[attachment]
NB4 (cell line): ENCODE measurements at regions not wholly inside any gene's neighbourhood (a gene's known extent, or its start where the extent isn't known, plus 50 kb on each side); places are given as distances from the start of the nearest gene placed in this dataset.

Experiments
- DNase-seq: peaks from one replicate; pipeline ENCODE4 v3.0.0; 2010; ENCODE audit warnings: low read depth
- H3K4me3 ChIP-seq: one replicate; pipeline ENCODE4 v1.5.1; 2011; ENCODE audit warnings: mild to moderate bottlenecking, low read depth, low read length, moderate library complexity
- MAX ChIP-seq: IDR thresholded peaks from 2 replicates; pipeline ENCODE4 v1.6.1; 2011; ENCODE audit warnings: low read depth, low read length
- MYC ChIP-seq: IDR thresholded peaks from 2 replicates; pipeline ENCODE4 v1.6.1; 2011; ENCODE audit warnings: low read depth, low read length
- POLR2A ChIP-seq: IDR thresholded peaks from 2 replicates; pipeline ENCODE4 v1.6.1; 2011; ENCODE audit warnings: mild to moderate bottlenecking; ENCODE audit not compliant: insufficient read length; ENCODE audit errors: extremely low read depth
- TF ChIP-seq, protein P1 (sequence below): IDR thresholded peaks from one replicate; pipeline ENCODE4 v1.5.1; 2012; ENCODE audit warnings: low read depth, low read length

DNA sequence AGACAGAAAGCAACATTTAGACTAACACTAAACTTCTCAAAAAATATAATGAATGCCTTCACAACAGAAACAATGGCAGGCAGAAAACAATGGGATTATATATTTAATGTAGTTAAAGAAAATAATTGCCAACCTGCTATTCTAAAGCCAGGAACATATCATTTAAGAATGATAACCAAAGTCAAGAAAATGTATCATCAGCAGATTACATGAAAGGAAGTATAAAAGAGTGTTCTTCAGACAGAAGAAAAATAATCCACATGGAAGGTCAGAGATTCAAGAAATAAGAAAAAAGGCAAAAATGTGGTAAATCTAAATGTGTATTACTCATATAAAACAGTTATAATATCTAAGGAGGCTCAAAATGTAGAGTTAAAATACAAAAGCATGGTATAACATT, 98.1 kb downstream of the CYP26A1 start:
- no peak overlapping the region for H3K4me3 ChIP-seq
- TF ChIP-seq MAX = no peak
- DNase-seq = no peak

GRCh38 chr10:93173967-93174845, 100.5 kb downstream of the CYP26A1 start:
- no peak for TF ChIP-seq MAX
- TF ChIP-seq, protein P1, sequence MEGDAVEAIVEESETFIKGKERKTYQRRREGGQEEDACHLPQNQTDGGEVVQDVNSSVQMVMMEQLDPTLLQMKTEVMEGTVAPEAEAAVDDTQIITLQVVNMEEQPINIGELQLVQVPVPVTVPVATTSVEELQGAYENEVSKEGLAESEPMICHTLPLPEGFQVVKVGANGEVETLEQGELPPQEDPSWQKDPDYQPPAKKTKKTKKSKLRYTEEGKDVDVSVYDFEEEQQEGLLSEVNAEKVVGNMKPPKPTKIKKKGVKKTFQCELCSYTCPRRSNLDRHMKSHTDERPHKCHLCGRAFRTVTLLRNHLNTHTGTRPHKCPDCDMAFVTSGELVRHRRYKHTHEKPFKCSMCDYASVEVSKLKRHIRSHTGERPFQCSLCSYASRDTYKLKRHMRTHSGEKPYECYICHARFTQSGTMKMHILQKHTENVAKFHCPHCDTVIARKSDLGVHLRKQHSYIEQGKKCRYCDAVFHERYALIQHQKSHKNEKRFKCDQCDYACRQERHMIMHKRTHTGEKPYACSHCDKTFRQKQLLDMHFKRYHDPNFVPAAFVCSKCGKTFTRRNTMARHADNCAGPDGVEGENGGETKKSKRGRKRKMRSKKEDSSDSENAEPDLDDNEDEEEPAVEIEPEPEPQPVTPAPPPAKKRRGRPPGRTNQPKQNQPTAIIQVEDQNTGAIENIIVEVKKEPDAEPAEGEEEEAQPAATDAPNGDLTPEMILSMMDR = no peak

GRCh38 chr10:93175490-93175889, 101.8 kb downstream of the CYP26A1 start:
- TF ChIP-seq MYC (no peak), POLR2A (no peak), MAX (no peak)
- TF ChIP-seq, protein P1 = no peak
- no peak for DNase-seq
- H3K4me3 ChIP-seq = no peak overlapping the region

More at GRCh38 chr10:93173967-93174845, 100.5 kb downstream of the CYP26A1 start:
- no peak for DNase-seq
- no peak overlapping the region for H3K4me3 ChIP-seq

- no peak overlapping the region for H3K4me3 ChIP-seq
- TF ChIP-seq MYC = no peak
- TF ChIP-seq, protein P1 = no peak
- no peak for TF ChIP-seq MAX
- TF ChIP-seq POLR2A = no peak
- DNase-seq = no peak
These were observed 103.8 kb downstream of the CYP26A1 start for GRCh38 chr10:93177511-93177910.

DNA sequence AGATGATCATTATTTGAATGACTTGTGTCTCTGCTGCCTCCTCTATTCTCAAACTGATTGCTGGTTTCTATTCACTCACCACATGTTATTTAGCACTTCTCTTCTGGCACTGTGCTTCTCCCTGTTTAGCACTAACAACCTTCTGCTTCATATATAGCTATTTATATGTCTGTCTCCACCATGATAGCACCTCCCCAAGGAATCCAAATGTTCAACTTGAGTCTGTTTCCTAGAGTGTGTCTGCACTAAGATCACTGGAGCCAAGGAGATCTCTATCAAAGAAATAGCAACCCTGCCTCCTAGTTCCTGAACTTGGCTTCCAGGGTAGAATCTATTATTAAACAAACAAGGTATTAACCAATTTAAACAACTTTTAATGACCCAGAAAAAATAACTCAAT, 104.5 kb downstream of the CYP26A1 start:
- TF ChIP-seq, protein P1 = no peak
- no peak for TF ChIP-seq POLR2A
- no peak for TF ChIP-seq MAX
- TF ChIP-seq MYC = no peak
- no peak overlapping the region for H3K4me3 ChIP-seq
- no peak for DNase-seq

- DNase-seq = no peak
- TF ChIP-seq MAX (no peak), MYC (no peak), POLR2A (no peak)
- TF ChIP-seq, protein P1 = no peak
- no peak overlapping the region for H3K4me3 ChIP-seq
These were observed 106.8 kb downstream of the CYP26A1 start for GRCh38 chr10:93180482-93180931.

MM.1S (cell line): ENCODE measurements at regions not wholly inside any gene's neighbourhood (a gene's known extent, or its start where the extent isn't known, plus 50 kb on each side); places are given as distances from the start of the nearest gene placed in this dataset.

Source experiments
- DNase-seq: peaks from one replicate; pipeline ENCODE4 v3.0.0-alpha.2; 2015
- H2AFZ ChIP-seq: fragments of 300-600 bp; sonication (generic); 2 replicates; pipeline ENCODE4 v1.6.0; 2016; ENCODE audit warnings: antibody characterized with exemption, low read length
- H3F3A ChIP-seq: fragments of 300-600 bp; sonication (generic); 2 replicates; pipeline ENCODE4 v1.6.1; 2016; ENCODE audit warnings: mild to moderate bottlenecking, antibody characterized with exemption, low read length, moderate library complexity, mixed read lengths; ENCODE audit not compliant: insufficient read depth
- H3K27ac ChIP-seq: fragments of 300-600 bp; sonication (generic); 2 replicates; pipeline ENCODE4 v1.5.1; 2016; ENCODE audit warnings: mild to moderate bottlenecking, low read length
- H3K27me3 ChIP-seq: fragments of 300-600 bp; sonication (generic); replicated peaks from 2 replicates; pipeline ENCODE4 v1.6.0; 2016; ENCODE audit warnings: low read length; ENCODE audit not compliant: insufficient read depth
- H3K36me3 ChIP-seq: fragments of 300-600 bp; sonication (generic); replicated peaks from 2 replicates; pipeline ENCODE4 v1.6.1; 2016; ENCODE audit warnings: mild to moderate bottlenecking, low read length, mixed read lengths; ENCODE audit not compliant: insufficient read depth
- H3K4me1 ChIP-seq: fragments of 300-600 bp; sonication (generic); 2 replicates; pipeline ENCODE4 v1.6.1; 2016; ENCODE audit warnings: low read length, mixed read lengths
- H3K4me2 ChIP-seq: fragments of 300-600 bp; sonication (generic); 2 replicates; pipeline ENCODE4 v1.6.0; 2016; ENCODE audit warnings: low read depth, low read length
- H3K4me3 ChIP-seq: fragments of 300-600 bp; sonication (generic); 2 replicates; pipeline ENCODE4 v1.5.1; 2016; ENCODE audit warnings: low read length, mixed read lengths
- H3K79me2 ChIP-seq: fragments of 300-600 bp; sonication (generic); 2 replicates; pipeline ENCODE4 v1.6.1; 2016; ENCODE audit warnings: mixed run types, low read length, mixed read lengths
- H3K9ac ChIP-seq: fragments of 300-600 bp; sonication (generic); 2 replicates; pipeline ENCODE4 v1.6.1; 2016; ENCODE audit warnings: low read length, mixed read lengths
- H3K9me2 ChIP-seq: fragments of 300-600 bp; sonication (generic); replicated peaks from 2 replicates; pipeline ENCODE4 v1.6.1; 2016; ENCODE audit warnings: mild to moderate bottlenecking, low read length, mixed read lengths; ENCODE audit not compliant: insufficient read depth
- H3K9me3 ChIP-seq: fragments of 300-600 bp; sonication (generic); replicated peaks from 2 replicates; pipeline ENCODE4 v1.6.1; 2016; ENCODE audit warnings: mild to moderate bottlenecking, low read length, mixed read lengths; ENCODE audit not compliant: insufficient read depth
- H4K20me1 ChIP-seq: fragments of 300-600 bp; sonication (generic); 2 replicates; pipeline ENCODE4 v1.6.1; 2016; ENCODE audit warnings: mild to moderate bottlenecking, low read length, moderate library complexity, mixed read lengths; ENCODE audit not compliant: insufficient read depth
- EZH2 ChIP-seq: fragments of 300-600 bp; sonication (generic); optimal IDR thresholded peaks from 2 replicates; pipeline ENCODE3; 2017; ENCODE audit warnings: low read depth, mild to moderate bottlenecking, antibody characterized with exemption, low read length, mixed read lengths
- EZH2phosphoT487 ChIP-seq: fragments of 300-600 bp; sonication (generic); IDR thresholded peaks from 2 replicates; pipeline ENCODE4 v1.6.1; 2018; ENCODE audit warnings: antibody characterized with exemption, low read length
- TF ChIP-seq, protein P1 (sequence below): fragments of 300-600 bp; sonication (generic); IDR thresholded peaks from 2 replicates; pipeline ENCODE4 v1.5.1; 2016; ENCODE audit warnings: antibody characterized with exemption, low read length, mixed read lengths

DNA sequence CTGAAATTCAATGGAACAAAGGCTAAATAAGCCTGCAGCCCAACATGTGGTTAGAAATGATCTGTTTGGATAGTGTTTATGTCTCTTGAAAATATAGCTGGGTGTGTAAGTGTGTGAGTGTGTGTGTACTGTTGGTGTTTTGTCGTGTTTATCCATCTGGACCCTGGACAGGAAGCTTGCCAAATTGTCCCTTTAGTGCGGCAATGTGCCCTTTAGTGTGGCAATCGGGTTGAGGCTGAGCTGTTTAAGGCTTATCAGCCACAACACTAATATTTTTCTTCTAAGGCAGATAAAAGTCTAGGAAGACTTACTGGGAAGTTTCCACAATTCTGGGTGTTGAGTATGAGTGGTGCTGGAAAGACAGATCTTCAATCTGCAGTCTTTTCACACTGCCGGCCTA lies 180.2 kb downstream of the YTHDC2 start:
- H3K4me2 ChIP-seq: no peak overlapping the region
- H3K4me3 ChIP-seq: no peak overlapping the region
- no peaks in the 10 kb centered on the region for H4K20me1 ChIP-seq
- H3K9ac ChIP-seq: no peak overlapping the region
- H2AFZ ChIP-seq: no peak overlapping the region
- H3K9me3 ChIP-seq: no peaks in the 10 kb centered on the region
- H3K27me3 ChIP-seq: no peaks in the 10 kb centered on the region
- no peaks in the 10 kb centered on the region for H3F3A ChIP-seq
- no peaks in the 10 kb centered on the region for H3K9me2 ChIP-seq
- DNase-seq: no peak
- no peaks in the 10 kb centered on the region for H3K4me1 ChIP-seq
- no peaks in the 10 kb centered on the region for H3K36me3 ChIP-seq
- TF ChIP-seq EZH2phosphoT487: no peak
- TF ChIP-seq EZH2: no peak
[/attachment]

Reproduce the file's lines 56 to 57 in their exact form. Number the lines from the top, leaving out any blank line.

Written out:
- H3K9me2 ChIP-seq: fragments of 300-600 bp; sonication (generic); replicated peaks from 2 replicates; pipeline ENCODE4 v1.6.1; 2016; ENCODE audit warnings: mild to moderate bottlenecking, low read length, mixed read lengths; ENCODE audit not compliant: insufficient read depth
- H3K9me3 ChIP-seq: fragments of 300-600 bp; sonication (generic); replicated peaks from 2 replicates; pipeline ENCODE4 v1.6.1; 2016; ENCODE audit warnings: mild to moderate bottlenecking, low read length, mixed read lengths; ENCODE audit not compliant: insufficient read depth